In case you missed it: Zachary Quinto (aka: Spock) came out this weekend. He discussed his sexuality for the first time in an interview with New York Magazine and addressed the decision to do so in a blog post:
when i found out that jamey rodemeyer killed himself – i felt deeply troubled. but when i found out that jamey rodemeyer had made an it gets better video only months before taking his own life – i felt indescribable despair. i also made an it gets better video last year – in the wake of the senseless and tragic gay teen suicides that were sweeping the nation at the time. but in light of jamey’s death – it became clear to me in an instant that living a gay life without publicly acknowledging it – is simply not enough to make any significant contribution to the immense work that lies ahead on the road to complete equality. our society needs to recognize the unstoppable momentum toward unequivocal civil equality for every gay lesbian bisexual and transgendered citizen of this country. gay kids need to stop killing themselves because they are made to feel worthless by cruel and relentless bullying. parents need to teach their children principles of respect and acceptance. we are witnessing an enormous shift of collective consciousness throughout the world. we are at the precipice of great transformation within our culture and government. i believe in the power of intention to change the landscape of our society – and it is my intention to live an authentic life of compassion and integrity and action. jamey rodemeyer’s life changed mine. and while his death only makes me wish that i had done this sooner – i am eternally grateful to him for being the catalyst for change within me. now i can only hope to serve as the same catalyst for even one other person in this world. that – i believe – is all that we can ask of ourselves and of each other.
In an ideal world, of course, no one would need to come out — or, at least, no more so than people occasionally have to come out as, say, vegetarian, or Jewish, or left-handed. Occasionally, when you’re not part of the majority culture, you have to give people a head’s up.
But we are, of course, not yet living in an ideal world.
I’m straight and as far as I know so are my kids, so this is really not my fight. And yet I think of the people for whom this is their fight — their daily, energy-sucking, soul-grinding fight — and wish that all LGBTQ people of any influence anywhere would come out.
I think about office drones and HomeDepot stockers and teachers and basketball players. I think about gay boys who will learn about Quinto today, and eight year old lesbians who watch Ellen with their moms, and I know that the decision to come out saves lives — not just literally (which is plenty), but in every possible way. Because lying every day about who you are and who you love is a kind of death. Knowing that not even adults are brave enough to brave the onslaught of hate is a kind of death. Watching the world wink and nod and continue in a conspiracy of silence around those who “choose not to discuss their personal lives” is a kind of death — because every wink, and every nod, and every anemic word about privacy reaffirms what the office drone and the boys and the girls already know: There is something shameful, and repugnant, and non-human, about being gay. It must be wrapped in jokes, and in silence.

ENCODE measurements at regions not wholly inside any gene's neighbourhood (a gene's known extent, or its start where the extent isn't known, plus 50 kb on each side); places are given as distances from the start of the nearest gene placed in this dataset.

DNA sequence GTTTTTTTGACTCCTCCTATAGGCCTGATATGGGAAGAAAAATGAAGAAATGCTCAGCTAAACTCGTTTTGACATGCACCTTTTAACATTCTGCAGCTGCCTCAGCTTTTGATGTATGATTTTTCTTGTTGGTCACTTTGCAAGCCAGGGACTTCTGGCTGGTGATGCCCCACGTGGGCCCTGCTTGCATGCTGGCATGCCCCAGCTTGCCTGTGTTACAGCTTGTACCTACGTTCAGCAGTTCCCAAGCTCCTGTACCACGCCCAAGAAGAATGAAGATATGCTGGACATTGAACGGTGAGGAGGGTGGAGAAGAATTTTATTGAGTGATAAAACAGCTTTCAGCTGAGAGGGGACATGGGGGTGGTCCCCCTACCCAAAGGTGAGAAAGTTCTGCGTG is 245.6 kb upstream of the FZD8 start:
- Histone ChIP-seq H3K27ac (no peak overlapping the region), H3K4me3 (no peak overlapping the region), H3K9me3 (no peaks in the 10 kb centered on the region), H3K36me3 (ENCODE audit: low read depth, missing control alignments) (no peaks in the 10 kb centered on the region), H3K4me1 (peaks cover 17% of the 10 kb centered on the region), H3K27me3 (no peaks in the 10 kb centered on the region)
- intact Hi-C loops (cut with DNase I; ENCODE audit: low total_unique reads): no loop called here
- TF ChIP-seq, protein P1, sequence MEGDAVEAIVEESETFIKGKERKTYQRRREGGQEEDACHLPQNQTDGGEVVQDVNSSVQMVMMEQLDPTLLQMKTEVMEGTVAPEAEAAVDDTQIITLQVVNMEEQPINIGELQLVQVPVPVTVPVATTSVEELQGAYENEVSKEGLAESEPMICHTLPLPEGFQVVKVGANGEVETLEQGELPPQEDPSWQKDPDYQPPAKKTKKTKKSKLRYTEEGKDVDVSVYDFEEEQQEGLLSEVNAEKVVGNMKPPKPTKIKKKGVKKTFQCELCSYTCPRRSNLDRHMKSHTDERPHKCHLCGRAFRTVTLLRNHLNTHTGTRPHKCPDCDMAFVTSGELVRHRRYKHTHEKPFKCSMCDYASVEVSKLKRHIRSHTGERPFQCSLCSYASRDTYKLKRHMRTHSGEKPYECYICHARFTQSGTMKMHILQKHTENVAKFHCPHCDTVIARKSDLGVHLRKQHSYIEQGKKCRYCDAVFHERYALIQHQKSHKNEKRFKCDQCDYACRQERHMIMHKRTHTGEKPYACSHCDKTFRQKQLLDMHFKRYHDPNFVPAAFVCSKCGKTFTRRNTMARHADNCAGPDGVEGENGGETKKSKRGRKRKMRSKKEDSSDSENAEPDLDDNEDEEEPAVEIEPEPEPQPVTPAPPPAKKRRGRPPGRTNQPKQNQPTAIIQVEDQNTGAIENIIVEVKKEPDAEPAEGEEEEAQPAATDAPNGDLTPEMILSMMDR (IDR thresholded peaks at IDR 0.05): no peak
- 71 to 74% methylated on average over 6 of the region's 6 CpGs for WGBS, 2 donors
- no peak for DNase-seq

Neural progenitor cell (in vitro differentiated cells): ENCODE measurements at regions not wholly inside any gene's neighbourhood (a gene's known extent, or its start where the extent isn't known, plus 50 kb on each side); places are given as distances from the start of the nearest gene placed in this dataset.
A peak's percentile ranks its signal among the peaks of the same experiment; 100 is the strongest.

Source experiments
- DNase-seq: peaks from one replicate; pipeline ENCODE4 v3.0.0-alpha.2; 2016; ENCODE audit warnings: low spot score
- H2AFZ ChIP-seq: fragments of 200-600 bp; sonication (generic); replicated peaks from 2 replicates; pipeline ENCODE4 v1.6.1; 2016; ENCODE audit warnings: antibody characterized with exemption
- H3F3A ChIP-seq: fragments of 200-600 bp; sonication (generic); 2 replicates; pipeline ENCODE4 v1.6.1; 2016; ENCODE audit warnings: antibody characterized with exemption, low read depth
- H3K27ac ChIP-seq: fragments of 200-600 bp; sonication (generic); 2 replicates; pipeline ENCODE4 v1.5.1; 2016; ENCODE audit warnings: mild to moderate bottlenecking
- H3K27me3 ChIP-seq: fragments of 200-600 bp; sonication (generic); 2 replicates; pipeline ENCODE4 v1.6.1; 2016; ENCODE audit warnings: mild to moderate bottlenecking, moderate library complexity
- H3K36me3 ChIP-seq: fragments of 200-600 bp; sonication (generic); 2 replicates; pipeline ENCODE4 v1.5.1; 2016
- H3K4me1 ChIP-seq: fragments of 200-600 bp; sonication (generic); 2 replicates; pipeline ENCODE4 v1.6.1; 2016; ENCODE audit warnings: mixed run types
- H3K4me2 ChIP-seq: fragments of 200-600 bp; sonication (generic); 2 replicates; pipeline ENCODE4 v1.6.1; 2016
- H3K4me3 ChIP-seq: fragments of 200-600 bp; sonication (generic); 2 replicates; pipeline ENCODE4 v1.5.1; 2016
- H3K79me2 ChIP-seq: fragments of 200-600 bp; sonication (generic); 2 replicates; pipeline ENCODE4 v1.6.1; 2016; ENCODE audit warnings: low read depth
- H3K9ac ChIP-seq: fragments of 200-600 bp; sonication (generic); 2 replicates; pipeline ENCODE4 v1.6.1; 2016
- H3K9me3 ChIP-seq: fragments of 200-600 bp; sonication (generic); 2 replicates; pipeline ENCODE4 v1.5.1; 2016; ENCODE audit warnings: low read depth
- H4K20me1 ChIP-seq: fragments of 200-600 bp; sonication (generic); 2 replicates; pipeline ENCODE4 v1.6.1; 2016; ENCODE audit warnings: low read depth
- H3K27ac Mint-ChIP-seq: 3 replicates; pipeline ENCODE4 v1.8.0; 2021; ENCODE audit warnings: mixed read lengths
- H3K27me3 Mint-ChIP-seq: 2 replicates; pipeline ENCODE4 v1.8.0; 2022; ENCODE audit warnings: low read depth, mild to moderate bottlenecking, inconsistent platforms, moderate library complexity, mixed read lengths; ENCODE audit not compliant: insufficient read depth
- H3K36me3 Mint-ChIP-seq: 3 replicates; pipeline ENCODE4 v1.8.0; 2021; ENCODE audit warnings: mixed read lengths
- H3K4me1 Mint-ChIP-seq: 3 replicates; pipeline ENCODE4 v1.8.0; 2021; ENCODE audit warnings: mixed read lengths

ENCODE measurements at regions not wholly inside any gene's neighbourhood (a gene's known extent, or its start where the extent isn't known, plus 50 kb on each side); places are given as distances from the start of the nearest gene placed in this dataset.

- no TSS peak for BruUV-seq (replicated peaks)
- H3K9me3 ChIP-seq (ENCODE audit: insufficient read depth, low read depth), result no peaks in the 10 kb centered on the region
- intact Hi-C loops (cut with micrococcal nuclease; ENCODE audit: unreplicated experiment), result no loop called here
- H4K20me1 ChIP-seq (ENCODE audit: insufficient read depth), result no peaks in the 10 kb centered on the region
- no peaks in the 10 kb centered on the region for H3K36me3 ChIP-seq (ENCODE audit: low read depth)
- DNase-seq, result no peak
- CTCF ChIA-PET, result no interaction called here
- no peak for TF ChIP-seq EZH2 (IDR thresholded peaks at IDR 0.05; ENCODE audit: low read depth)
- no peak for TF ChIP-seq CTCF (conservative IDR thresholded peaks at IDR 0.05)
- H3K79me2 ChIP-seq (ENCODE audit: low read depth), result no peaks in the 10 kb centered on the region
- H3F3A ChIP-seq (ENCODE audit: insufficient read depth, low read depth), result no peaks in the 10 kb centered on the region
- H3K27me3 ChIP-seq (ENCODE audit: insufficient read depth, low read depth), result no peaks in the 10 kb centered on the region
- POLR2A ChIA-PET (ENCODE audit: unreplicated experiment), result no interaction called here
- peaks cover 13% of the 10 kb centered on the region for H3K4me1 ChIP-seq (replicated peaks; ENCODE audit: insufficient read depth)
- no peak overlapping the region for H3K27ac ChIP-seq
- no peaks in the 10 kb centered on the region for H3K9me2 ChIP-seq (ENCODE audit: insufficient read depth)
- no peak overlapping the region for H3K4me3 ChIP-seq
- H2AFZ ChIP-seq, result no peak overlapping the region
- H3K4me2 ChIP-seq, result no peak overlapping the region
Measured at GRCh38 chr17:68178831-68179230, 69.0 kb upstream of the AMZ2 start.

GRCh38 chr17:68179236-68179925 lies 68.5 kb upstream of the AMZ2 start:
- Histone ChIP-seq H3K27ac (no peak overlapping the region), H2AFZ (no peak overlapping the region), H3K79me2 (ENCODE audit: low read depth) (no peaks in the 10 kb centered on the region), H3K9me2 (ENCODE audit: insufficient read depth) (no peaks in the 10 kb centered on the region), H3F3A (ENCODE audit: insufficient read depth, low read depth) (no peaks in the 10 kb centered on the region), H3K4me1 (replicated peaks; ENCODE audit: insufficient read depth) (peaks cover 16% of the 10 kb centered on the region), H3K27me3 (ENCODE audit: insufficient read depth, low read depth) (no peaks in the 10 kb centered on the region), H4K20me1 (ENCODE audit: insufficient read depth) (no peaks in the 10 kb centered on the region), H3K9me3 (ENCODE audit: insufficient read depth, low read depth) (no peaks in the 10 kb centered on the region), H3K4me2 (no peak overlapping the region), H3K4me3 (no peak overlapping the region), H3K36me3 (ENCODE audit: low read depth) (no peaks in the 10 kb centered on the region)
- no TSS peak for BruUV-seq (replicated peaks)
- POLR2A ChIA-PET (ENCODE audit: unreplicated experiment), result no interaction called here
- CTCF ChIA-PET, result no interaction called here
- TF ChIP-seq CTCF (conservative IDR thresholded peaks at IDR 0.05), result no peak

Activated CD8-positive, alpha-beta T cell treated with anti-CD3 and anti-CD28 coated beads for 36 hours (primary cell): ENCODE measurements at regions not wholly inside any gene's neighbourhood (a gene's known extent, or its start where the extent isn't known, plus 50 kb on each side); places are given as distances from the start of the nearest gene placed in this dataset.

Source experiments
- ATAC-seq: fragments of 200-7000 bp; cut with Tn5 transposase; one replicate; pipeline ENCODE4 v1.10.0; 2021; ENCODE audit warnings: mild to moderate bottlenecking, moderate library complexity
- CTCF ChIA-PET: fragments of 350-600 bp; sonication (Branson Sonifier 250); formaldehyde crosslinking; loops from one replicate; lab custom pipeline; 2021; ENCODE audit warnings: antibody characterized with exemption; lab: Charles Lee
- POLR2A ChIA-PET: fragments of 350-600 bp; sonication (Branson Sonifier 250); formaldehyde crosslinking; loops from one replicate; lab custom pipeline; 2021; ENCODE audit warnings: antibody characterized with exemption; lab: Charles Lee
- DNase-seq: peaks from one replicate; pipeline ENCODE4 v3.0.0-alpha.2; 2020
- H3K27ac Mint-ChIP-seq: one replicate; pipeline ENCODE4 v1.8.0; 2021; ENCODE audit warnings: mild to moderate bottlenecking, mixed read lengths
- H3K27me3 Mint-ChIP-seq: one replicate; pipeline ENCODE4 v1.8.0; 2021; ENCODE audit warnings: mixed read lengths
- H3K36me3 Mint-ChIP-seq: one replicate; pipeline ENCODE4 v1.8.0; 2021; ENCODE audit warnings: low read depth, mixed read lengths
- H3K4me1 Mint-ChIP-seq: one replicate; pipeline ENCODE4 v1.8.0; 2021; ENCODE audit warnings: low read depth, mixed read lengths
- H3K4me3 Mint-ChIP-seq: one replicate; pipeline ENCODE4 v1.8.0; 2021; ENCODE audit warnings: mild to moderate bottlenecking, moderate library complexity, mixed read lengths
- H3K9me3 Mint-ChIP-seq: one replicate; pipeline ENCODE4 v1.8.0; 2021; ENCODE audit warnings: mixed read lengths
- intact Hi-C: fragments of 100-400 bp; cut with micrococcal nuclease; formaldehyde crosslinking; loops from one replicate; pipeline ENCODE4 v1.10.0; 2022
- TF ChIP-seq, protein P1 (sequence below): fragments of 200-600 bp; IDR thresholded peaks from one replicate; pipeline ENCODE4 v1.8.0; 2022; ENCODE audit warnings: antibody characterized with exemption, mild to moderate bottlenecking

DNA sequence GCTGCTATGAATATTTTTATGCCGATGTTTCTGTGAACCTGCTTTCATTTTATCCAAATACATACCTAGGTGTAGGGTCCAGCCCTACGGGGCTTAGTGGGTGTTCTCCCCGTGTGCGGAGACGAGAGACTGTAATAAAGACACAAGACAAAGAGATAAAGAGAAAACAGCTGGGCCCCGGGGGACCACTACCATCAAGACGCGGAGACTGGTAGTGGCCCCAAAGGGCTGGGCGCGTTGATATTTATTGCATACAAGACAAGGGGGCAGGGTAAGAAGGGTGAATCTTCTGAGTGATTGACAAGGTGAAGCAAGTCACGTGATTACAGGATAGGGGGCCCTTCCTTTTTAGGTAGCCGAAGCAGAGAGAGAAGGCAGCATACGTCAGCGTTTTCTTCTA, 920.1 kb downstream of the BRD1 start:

As we used to say in the days of the AIDS epidemic: Silence kills. Knowledge is power.
When people like Zachary Quinto choose to come out publicly, at the height of their career and of their own accord (and how many people have done that, exactly? Maybe Ellen counts? And Don Lemon, very recently. It’s nearly unheard of), they make the world in which I live and in which my children are coming of age a better, more healed place. With their courage, they teach my children that being authentic is more important than listening to lies, that simply being who you are should never be reason for shame, and that all those lessons that their parents are trying to convey about liberty and justice for all are not, after all, just fairy tales.
People like Quinto, and Lemon, and Neil Patrick Harris, and Chaz Bono, and Ellen and her wife Portia de Rossi teach my children to look at the people around them and treat them as just that. People. When people like Zachary Quinto come out, they help me and my children become fuller, and more fully human.
This is not my fight, and it is not for me to say, to anyone in the LGBTQ community, how to deal with the ugly reality they face every day.
But it is my world, and I am grateful, and humbled, when people do choose to tell their truth, in spite of that ugly reality. I hope that Quinto’s decision will prove to be the first of many such revelations in the weeks and months to come. America – indeed, the entire world – needs courage right now. And if that courage is forthcoming, perhaps this will be the generation that our first gay President looks back on and says: That’s when I knew I could do this.
(Though I, uh, reserve the right to be all judgey about Quinto’s apparent distaste for capital letters. Some things really are beyond the Pale).
UPDATE: Well will you look at that! David L brought this up in the comments: “Zachary Quinto Inspires News Anchor to Come Out on Air“!
ABC’s World News Now anchor Dan Kloeffler revealed he’s gay while reporting on actor Zachary Quinto’s decision to come out over the weekend…. “There have been too many tragic endings and too many cases of bullying because of intolerance. As a kid I wanted someone to look up to, someone that could relate to the feelings I was having. Most of all, I wanted to know that it would get better. And it did.”
I’ve got the chills and the goosebumps over here!